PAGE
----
- Startups = $2.5 billion in cash, not debt, each year and a trip to the front of the line for a license, to thousands of entrepreneurs with technology that is matched against government research needs. Investment examples include iRobot, the Roomba robot vacuum built on technology that remembers surfaces covered when sweeping for landmines in the field; Epibone, which grows human bone; a replacement for Styrofoam packing pellets made of mushroom material; and a utensil that compensates for a shaking hand, a simple idea/company that Google just purchased.
“Go to SBIR.gov and you’ll see a long line of RFPs [Requests for Proposals] from U.S. government agencies. So if DOD [Department of Defense] says ‘I need a bench chemist or startup to have a way to weave Kevlar to be more bullet resistant,’ it’s a natural pathway for innovation and research for startups that want the government as an early customer.”
Collaborative Culture Skills
Mark spends a lot of time in what he calls “the political zone.” He was the Democratic Party’s first Chief Technical Advisor and Head of Internet operations for the Kerry Presidential Campaign in 2004. Like his colleagues, he will be prepared for the changes a new administration could bring, but assumes that at his level it will have months to prove himself.
In an effort to keep his dream job, Mark practices positive, politically correct speech — careful to add phrases like: “I joke because I love…” just in case some innocent humor could be misconstrued.
A straight shooter, who has been known to swear for good effect, Mark honed his diplomatic skills over about eight years as the Chairman of the Board of Directors of the Bipartisan Policy Center, a think tank (they fondly called a “do tank”) founded by four former heads of the US Senate: Tom Daschle, George Mitchell, Howard Baker, and Bob Dole.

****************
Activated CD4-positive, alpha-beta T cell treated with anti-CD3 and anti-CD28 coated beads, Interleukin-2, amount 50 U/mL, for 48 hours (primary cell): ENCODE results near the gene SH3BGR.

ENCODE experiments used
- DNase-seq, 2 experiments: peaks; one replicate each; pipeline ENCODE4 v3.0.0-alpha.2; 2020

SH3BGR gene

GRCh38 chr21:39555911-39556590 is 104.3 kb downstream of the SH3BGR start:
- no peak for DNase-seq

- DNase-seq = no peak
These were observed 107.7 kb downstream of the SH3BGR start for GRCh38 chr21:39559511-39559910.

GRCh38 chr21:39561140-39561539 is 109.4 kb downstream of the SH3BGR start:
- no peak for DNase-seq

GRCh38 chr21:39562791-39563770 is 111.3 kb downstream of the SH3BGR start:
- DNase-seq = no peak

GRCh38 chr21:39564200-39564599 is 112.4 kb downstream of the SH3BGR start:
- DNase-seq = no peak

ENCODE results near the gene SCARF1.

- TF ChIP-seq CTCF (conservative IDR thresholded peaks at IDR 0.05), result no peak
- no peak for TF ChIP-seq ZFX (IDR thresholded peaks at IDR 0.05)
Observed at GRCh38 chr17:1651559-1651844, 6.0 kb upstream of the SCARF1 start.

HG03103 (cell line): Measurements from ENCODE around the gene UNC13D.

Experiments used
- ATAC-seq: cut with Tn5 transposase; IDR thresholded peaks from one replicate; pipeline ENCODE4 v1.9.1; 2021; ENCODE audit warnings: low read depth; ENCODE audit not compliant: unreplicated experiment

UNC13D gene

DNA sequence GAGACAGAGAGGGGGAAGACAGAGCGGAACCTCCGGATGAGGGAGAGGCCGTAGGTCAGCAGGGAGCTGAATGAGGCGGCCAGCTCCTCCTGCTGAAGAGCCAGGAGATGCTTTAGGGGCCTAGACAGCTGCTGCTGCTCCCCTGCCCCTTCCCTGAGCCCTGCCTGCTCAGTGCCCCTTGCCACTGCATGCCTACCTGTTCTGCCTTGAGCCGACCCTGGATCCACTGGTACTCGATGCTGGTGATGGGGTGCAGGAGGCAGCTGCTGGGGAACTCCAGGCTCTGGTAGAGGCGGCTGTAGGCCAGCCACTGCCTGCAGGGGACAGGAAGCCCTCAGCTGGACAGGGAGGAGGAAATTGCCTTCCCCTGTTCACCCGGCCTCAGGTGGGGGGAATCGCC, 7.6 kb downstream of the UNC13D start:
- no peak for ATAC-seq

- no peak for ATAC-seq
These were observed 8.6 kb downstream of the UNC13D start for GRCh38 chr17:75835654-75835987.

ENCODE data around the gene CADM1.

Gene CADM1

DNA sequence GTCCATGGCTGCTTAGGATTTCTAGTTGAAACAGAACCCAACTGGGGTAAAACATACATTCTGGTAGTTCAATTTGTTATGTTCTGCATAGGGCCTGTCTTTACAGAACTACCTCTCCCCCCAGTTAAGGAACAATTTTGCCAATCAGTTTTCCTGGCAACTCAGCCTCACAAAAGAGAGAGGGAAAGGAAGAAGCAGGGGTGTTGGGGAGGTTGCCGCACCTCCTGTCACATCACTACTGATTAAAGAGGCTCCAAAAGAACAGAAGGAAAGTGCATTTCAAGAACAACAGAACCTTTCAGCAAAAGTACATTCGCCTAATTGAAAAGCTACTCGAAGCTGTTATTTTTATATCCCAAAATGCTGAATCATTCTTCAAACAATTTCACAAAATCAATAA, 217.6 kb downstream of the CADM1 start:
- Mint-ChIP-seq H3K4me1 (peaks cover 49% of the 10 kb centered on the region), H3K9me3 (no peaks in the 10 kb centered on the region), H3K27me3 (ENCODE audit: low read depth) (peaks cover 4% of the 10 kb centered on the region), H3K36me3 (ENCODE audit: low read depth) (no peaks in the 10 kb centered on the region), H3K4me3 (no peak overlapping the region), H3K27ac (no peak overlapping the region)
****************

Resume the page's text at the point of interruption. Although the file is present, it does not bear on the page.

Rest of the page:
Out of the Trenches, Onto the Road
In the Washington, DC, startup trenches, Mark was executive chairman of Homesnap.com, a residential “prosumer”real estate platform/app backed by fellow AOL alum via Revolution Ventures (September 2013 – November 2015) and CEO and co-founder of GeniusRocket (June 2007 – November 2015), crowd-sourced marketing for major brands and global nonprofits. During these years and earlier, beginning in January 2003, as Managing Partner of Ruxton Ventures, LLC, he served on a mixed bag of boards.
On the big corporate side, has been a division head and senior executive at technology and content companies, such as GEnie, AOL and HBO.
It wasn’t always sunshine and sausage. Mark lived through the March 2000 dot-com bubble collapse as CEO and Chairman of VerticalNet, which he took public on the NASDAQ in 1999. Terrible but instructive times.
In the quest to be “a really good fund to fund manager,”Mark aims to get more SBIR dollars into the marketplace for innovation and research that helps our government and helps commercialization as smoothly, efficiently, and in as technologically sophisticated way as possible. He says:
“If you look clownish in how you use technology, your customers and your clients will consider you as such. We’re getting a lot better at using technology to provide those funds to our partners and making sure it’s tracked.”
Mark and his team are taking their search for innovation and diversity on the road to regions such as Nashville, Pensacola, and Chattanooga. They would be considered unsuccessful if two-thirds of American capital goes into 25 zip codes, as it does currently. “It’s understandable, but not sustainable,” he says. To lighten up the room, he tears off on a riff:
“You’ve heard of Steve Case’s ‘Rise of the Rest’ bus tour? We have a bus, it’s a cheaper bus, it’s a government bus…it’s actually not a bus, we hitch hike, just so you know. If anyone is riding to Louisville after the event, I’ll be out in front of the hotel.”
Right now, there’s no place else Mark Walsh would rather be. The money to support innovation and job creation, the impact on diversity in all its forms, and the partnerships with government agencies add up to a job he “loves and wants to stick around and keep doing.”